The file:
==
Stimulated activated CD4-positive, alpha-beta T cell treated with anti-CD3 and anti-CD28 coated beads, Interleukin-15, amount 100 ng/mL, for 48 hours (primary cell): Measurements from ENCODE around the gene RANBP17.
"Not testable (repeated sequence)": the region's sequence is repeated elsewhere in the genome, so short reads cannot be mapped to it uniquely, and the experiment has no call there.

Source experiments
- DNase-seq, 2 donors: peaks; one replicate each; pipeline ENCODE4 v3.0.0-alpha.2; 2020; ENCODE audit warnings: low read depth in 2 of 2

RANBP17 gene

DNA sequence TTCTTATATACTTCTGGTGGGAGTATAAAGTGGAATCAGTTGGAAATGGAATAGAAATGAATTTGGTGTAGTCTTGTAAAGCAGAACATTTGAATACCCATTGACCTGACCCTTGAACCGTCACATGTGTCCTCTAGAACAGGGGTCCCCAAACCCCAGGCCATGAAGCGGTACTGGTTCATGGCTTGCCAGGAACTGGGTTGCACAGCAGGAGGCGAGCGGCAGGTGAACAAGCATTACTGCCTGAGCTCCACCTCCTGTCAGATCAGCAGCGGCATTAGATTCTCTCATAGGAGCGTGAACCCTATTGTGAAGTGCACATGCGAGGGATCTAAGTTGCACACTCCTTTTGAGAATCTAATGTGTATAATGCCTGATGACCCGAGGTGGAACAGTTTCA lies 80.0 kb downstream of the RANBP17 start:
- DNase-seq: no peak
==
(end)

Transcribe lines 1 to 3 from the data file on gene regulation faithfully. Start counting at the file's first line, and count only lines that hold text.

Stimulated activated CD4-positive, alpha-beta T cell treated with anti-CD3 and anti-CD28 coated beads, Interleukin-15, amount 100 ng/mL, for 48 hours (primary cell): Measurements from ENCODE around the gene RANBP17.
"Not testable (repeated sequence)": the region's sequence is repeated elsewhere in the genome, so short reads cannot be mapped to it uniquely, and the experiment has no call there.

Source experiments